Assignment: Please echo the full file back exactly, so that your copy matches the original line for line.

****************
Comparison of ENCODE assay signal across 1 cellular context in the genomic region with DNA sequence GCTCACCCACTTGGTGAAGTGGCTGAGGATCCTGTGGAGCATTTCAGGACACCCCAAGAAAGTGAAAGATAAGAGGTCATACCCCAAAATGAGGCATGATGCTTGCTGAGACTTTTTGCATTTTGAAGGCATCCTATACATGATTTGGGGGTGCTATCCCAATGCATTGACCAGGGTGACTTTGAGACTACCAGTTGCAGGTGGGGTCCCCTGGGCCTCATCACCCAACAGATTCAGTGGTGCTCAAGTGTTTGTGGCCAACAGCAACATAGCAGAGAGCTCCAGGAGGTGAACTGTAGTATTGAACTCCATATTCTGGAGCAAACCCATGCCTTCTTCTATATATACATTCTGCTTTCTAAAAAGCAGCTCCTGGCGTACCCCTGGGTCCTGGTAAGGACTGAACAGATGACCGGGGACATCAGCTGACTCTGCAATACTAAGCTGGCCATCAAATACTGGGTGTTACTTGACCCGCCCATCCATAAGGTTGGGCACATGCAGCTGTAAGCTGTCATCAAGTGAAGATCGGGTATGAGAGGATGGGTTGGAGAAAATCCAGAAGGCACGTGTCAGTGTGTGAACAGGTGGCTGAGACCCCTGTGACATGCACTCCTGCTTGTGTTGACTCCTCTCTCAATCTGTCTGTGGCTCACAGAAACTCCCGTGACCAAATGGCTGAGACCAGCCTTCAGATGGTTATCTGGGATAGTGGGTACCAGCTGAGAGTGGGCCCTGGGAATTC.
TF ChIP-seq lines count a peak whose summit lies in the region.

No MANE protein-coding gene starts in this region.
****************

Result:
Comparison of ENCODE assay signal across 1 cellular context in the genomic region with DNA sequence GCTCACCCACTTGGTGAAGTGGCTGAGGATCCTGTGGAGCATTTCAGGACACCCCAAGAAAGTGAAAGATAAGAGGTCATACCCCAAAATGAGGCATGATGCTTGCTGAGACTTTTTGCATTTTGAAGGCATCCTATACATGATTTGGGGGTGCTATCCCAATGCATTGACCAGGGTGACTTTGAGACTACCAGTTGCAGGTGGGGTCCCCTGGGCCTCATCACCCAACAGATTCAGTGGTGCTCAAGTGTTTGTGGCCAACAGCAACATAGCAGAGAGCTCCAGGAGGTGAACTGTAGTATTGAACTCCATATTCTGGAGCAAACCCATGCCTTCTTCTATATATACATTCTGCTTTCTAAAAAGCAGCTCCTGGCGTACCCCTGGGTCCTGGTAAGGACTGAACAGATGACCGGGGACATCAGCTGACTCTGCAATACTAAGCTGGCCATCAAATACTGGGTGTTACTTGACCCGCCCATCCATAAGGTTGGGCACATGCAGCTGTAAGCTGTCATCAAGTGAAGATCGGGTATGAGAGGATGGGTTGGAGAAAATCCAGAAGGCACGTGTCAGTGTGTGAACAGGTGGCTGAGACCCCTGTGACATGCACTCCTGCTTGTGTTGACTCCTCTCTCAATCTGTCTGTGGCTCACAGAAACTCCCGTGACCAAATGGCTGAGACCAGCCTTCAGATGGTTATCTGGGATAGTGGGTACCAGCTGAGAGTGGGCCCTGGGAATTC.
TF ChIP-seq lines count a peak whose summit lies in the region.

No MANE protein-coding gene starts in this region.